Seeds, fertilizer, plants, food and much more were on display at the Seedy Saturday seed and garden show in Victoria on Saturday.
For many — Claudia Hilton among them — the gardening season starts after the annual event, held the third Saturday in February. She’s looking forward to growing rhubarb from seed donated this year.
Hilton volunteers in the seed exchange, which allows participants package their own seeds, label them, and drop them off to share with others. She said you never know what will come in. Someone dropped off date palm seeds this year.
At the Bees Please Farm display, honeybees bustling around their hive were a study in non-stop motion. Owner Kate Fraser said the aim is not so much to produce honey but rather to help the environment by supporting pollinators.
By mid-summer, a hive can be house up to 70,000 honeybees, she said.
She rents out hives two at a time and visits them several times a month to add feed, medicate them if necessary, and make sure they are buzzing along smoothly. Prices vary depending on location, she said.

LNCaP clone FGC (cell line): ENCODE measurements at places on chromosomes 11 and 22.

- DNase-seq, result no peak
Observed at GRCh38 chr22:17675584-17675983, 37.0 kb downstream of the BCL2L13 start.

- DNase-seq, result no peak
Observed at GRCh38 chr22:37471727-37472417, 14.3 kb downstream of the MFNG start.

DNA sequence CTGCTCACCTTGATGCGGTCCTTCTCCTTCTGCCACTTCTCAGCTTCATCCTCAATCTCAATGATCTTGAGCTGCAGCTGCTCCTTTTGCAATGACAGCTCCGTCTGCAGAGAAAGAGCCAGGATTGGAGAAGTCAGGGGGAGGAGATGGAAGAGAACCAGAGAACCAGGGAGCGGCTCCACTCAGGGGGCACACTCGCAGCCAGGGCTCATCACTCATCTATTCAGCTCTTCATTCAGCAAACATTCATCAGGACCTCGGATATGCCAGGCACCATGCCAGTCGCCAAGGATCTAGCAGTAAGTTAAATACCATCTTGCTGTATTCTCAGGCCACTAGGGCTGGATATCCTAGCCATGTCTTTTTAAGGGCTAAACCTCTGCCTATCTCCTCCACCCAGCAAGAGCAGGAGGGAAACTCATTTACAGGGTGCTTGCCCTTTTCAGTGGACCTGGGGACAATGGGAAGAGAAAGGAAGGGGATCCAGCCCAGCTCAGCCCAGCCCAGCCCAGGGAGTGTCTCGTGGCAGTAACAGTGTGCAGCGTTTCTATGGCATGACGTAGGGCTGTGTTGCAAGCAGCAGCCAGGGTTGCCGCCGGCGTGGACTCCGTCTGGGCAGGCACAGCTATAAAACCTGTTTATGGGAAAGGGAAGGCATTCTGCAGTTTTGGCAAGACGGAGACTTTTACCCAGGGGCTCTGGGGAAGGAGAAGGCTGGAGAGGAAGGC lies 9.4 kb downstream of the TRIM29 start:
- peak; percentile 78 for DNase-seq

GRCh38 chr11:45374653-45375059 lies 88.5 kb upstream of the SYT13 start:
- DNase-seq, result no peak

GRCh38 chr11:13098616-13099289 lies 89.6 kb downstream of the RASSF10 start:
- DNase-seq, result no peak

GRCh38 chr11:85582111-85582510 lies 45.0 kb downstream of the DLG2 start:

“I do all the work,” Fraser said, adding she would like to see hives set up throughout the community.
Circles formed about Thomas Aulich when he talked about his organic skiitake and oyster mushroom kits, selling for $10 each. Buyers left with a bag filled with milled alder and rice bran, inoculated with mushroom culture. Keep them in a humid place and pretty soon mushrooms will pop up.
Aulich is one of three owner-managers of Salt Spring Sprouts and Mushrooms.
People are keen to have “direct contact with the farmer to see where the food is coming from, understand what the practices are and the values of the people who are growing food,” he said.
Amber Brown is taking over the role of event organizer from mentor Pat McGuire.
Victoria’s Seedy Saturday typically attracts about 2,200 people, Brown said. She said she first heard of the idea of trading seeds when a local farmer spoke to a class at the University of Victoria.
“I thought, ‘What an amazing idea to promote seed diversity, plant diversity, local food security, getting people growing their own food.’ It’s a great community of people coming together.”
McGuire said the number of growers has increased over the years. “People are getting into growing and saving seeds, so we are developing a local seed economy here.”
Vancouver Island’s next Seedy Saturday is next weekend in Sooke, 10 a.m. to 3 p.m. in the Sooke Community Hall, 2037 Shields Rd.
• For more Seedy Saturday information, go to seeds.ca/events.